the data link header is as described in [RFC5332].


10. Inter-AS Inclusive P-Multicast Tree A-D/Binding

   This document supports three models of inter-AS VPLS service, option
   (a), (b) and (c) which are very similar conceptually to option (a),
   (b) and (c) specified in [RFC4364] for IP VPNs. The three options
   described here are also similar to the three options described in
   [RFC4761], which in turn extends the concepts of [RFC4364] to inter-
   AS VPLS. An implementation MUST support all three of these models.
   When there are multiple options for implementing one of these models,
   this section specifies which option is mandatory.

   For option (a) and option (b) support this section specifies a model
   where inter-AS VPLS service can be offered without requiring a single
   P-Multicast tree to span multiple ASes. This allows individual ASes
   to potentially use different P-tunneling technologies. There are two



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   variants of this model. One that requires MAC lookup on the ASBRs and
   another that does not require MAC lookup on the ASBRs and instead
   builds segmented inter-AS trees. This applies to both Inclusive and
   Selective trees.

   For option (c) support this document specifies a model where Inter-AS
   VPLS service is offered by requiring a single Inclusive P-Multicast
   tree to span multiple ASs. This is referred to as a non-segmented P-
   Multicast tree. This is because in the case of option (c) the ASBRs
   do not exchange BGP-VPLS NLRIs or VPLS A-D routes. Selective inter-AS
   trees for option (c) support may be segmented or non-segmented.


10.1. VSIs on the ASBRs

   In this variant, the ASBRs MUST perform a MAC lookup, in addition to
   any MPLS lookups, to determine the forwarding decision on a VPLS
   packet. The P-Multicast trees are confined to an AS. An ASBR on
   receiving a VPLS packet from another ASBR is required to perform a
   MAC lookup to determine how to forward the packet. Thus an ASBR is
   required to keep a VSI for the VPLS and MUST be configured with its
   own VE ID for the VPLS. In this variant the BGP VPLS A-D routes
   generated by PEs in an AS MUST NOT be propagated outside the AS.


10.1.1. Option (a)

   When this variant is used with option (a) an ASBR in one AS treats an
   adjoining ASBR in another AS as a CE and determines the VSI for
   packets received from another ASBR based on the incoming ethernet
   interface.  In the case of option (a) the ASBRs do not exchange VPLS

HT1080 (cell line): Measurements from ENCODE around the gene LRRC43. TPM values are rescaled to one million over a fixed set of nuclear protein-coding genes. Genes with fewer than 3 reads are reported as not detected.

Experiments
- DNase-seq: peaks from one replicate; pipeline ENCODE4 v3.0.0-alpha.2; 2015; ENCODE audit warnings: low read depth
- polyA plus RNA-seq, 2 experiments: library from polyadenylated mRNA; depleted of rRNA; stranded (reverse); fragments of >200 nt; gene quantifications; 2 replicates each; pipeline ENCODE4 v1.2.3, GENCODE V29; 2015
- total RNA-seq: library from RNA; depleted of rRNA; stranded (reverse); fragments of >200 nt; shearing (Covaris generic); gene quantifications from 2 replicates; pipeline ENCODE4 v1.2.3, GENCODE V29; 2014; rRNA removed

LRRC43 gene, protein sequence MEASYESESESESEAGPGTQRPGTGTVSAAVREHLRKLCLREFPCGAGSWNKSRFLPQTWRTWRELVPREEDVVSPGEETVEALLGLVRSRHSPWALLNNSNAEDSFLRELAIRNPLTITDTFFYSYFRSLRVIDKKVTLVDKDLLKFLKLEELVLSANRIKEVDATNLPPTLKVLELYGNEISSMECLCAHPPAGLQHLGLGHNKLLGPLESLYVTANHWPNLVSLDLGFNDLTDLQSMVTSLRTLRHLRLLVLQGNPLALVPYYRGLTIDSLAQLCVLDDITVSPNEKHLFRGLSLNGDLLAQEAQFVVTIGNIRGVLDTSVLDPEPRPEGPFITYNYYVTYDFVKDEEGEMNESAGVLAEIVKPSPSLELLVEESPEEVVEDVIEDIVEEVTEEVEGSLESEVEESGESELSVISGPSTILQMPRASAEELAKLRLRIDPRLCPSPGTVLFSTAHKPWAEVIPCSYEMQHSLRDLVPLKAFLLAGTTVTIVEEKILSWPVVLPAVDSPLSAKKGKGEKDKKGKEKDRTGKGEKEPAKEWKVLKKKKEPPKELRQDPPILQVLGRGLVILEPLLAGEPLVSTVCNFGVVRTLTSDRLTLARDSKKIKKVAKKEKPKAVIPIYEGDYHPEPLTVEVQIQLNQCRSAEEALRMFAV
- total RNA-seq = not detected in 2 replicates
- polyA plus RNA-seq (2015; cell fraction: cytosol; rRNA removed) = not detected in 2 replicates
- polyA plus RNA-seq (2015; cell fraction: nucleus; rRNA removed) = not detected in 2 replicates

A-D routes.

   An implementation MUST support this variant for option (a).


10.1.2. Option (e)

   The VSIs on the ASBRs variant can be used such that the interconnect
   between the ASBRs is a PW and MPLS encapsulation is used between the
   ASBRs.  An ASBR in one AS treats an adjoining ASBR in another AS as a
   CE and determines the VSI for packets received from another ASBR
   based on the incoming MPLS encapsulation. The only VPLS A-D routes
   that are propagated outside the AS are the ones originated by ASBRs.
   This MPLS PW connects the VSIs on the ASBRs and MUST be signaled
   using the procedures defined in [RFC4761] or [RFC4762].

   The P-Multicast trees for a VPLS are confined to each AS and the VPLS



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   auto-discovery/binding MUST follow the intra-AS procedures described
   in section 8. An implementation MAY support option (e).


10.2. Option (b) - Segmented Inter-AS Trees

   In this variant, an inter-AS P-Multicast tree, rooted at a particular
   PE for a particular VPLS instance, consists of a number of
   "segments", one per AS, which are stitched together at ASBRs. These
   are known as "segmented inter-AS trees". Each segment of a segmented
   inter-AS tree may use a different multicast transport technology. In
   this variant, an ASBR is not required to keep a VSI for the VPLS and
   is not required to perform a MAC lookup in order to forward the VPLS
   packet.  This implies that an ASBR is not required to be configured
   with a VE ID for the VPLS. This variant is applicable to option (b).
   An implementation MUST support this variant.

   The construction of segmented Inter-AS trees requires the BGP-VPLS A-
   D NLRI described in [RFC4761, RFC4762]. A BGP VPLS A-D route for a
   <RD, VE ID> tuple advertised outside the AS, to which the originating
   PE belongs, will be referred to as an inter-AS VPLS auto-discovery
   route (Though this route is originated by a PE as an intra-AS route
   and is referred to as an inter-AS route outside the AS).

   In addition to this, segmented inter-AS trees require support for the
   PMSI Tunnel Attribute described in section 12.1. They also require
   additional procedures in BGP to signal leaf A-D routes between ASBRs
   as explained in subsequent sections.


10.2.1. Segmented Inter-AS Trees VPLS Inter-AS A-D/Binding

   This section specifies the procedures for inter-AS VPLS A-D/binding
   for segmented inter-AS trees.

   An ASBR must be configured to support a particular VPLS as follows:

     + An ASBR MUST be be configured with a set of (import) Route
       Targets (RTs) that specifies the set of VPLSes supported by the
       ASBR. These Route Targets control acceptance of BGP VPLS auto-
       discovery routes by the ASBR. Note that instead of being
       configured, the ASBR MAY obtain this set of (import) Route
       Targets (RTs) by using Route Target Constrain [RFC4684].








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     + The ASBR MUST be configured with the tunnel types for the intra-
       AS segments of the VPLSes supported by the ASBR, as well as
       (depending on the tunnel type) the information needed to create
       the PMSI Tunnel attribute for these tunnel types. Note that
       instead of being configured, the ASBR MAY derive the tunnel types